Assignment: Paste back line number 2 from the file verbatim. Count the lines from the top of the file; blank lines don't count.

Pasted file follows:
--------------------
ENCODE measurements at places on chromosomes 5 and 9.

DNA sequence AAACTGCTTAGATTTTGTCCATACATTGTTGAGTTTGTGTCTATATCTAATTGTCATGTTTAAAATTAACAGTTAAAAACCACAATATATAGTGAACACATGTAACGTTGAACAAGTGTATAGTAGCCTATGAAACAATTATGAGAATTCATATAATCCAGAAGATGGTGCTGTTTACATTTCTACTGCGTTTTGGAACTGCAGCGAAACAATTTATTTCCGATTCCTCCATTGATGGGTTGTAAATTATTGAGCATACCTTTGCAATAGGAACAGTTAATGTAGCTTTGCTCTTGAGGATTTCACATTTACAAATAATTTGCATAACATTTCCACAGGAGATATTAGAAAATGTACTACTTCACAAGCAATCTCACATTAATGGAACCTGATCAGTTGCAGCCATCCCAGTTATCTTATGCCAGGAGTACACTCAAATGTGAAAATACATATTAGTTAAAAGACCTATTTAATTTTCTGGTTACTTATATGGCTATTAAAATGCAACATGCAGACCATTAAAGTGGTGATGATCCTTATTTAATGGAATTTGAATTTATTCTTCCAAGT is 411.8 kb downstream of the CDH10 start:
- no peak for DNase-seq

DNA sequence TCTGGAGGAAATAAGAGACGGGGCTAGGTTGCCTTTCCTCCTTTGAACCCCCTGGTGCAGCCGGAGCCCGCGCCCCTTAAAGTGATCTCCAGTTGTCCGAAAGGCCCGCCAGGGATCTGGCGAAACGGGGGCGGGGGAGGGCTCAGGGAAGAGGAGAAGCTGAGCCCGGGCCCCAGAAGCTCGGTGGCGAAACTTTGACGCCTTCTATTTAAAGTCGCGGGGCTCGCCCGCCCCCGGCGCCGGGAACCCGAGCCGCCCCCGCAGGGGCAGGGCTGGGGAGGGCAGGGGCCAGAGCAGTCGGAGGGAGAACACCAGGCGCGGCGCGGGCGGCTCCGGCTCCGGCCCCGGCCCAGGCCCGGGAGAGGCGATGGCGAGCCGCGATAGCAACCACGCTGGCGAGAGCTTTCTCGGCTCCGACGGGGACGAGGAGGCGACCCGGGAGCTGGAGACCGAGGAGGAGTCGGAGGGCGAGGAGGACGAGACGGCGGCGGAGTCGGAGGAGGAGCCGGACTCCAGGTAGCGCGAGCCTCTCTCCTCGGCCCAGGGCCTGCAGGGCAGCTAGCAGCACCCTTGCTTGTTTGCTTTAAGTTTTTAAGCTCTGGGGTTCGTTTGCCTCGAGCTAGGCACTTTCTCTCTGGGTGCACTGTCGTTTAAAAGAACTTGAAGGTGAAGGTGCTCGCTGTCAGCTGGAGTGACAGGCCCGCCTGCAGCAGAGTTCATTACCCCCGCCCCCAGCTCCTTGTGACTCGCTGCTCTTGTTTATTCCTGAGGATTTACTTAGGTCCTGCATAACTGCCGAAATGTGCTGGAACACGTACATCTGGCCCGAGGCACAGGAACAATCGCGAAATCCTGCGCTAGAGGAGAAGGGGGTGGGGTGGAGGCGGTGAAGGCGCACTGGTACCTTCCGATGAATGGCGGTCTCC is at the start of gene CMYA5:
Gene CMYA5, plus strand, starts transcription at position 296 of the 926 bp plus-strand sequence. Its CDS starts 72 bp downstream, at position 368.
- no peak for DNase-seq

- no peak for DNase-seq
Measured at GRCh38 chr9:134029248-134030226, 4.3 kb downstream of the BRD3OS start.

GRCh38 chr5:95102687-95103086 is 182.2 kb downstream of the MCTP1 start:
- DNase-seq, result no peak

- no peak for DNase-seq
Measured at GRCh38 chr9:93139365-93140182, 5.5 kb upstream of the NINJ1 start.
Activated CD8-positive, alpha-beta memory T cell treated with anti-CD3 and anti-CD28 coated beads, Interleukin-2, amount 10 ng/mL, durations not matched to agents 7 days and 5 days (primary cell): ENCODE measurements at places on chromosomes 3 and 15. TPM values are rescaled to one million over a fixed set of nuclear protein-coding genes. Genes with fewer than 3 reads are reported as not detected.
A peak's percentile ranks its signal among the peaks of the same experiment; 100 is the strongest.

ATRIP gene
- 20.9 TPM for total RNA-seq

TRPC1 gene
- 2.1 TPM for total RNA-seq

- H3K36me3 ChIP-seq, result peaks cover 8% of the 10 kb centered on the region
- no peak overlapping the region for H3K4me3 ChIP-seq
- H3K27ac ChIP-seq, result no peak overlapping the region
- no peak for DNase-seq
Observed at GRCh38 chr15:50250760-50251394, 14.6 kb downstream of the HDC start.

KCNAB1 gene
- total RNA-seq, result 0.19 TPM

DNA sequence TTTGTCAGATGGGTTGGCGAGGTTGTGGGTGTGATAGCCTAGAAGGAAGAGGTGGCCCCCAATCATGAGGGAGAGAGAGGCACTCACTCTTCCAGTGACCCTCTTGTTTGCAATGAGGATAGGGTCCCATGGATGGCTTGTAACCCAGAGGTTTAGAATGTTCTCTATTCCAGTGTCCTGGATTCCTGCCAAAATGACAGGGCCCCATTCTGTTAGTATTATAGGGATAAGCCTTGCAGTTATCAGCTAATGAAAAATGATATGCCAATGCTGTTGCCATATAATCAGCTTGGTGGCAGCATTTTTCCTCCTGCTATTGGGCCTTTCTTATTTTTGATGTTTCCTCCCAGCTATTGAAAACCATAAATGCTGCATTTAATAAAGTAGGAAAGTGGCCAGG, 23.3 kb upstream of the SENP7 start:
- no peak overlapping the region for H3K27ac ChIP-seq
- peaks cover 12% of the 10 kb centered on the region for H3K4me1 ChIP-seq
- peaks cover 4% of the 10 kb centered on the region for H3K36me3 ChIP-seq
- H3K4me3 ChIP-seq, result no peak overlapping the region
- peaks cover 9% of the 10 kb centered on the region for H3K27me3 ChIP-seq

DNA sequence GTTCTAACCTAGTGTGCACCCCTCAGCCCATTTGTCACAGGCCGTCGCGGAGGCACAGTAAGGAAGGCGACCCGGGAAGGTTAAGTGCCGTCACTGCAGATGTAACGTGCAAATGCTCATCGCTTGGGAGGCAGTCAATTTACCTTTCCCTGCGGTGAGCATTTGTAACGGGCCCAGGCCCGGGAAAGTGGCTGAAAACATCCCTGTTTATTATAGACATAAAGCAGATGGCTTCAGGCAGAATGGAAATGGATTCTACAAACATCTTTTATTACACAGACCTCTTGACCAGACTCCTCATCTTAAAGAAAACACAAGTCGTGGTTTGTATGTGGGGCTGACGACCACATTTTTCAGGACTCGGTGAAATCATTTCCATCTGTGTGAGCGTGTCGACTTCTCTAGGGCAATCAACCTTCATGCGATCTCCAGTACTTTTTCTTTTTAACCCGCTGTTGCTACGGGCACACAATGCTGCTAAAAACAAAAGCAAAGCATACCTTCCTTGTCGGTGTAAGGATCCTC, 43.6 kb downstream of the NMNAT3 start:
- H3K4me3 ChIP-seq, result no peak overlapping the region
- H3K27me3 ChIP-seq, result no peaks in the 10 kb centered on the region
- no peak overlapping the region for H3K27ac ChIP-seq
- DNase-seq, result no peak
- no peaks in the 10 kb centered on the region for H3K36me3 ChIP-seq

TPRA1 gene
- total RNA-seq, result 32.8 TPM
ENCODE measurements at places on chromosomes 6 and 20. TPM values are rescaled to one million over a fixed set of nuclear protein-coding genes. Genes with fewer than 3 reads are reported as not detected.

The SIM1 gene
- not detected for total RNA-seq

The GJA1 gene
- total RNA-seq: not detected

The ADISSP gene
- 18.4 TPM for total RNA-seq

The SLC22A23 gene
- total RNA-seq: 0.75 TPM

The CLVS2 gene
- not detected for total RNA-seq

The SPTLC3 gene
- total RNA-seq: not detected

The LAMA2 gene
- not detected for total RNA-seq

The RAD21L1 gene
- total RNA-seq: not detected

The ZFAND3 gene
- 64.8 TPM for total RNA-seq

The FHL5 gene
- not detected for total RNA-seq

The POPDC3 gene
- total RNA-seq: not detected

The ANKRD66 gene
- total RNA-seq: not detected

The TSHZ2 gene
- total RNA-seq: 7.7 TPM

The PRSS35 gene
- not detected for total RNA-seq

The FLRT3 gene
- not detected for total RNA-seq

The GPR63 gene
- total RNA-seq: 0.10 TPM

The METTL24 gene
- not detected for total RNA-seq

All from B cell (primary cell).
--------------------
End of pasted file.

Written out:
DNA sequence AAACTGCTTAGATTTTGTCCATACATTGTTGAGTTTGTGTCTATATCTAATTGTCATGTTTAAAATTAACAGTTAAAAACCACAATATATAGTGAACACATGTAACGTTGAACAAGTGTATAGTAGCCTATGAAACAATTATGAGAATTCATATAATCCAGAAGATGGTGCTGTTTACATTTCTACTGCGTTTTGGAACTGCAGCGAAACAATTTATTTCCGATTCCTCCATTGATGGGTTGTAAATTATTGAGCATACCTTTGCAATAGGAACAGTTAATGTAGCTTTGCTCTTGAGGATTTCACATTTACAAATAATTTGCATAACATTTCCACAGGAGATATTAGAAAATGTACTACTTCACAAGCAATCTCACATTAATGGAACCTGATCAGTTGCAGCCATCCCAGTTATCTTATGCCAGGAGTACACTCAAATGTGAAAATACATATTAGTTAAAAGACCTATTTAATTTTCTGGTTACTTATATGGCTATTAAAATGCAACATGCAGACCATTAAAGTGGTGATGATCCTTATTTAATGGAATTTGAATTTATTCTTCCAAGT is 411.8 kb downstream of the CDH10 start: